Throughout Friday Night Lights, author Buzz Bissinger traces a set of recurring colors—black and white, and how they are manifest in the community of Odessa, in West Texas. Of course, most immediately, black and white represent the racial divisions of that region. The town of Odessa is itself clearly divided between its white east side, its Latino west side, and its African American south side, which literally sits on the “other side of the tracks.” Permian High’s football team is largely white, although a few African American players, like Boobie, Chris Comer, and Ivory Christian contribute a great deal to the team’s success, and are seen as stars in the community. Compounding this, the Permian Panthers’ school colors are black—designed to be intimidating—and the stands at Permian’s field are filled with black t-shirts and hats on game day.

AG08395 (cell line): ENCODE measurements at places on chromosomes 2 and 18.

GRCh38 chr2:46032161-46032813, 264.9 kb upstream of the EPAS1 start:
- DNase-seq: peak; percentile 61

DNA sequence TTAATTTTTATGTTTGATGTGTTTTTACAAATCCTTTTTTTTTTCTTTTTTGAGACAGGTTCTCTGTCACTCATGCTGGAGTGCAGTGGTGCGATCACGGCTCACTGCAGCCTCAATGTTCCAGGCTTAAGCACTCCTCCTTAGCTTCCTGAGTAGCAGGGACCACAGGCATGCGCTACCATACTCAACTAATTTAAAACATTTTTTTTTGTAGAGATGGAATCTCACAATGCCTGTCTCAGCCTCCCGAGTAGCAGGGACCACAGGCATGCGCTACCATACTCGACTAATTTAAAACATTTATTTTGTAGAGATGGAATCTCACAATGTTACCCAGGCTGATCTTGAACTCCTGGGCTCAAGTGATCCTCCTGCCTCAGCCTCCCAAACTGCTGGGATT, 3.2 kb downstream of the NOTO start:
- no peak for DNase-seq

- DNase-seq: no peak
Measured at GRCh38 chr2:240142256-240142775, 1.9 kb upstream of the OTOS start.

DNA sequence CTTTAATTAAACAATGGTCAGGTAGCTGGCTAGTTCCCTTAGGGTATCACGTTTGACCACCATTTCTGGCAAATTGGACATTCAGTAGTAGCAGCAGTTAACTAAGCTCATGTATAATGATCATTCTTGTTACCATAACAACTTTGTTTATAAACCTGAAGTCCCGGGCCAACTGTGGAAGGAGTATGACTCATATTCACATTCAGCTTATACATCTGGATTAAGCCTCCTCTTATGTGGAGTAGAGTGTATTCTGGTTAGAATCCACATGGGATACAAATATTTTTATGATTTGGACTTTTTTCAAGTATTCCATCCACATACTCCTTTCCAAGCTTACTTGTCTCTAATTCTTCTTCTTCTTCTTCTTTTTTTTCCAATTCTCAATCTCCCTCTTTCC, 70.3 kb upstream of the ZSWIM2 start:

Unfortunately, the African-American “stars” on the football field are not afforded equal treatment off it, and are often perceived of differently by their coaches. Thus Bissinger traces a larger set of symbolic values for “whiteness” and “blackness.” The purity Bissinger finds in the struggle on the football field, the moral clarity of beating the enemy between the hash-marks, is a stark, “black and white,” “us vs. them” division. This competitive division is found, too, in the boom-bust cycle of the oil industry, in which fortunes are made and lost quickly—when you’re up, you’re up, and when you’re down, the world seems bleak and futureless. Football provides a set of clear, black-and-white decisions in a world that, as Bissinger describes it, is economically, politically, and socially complex—more muddy and gray than many residents of Odessa would like to admit. In this way, “black and white” provides both a comfort to the town in its simplicity, and yet also describes many of the town’s problematic difficulties, in terms of the divisions that separate its citizens.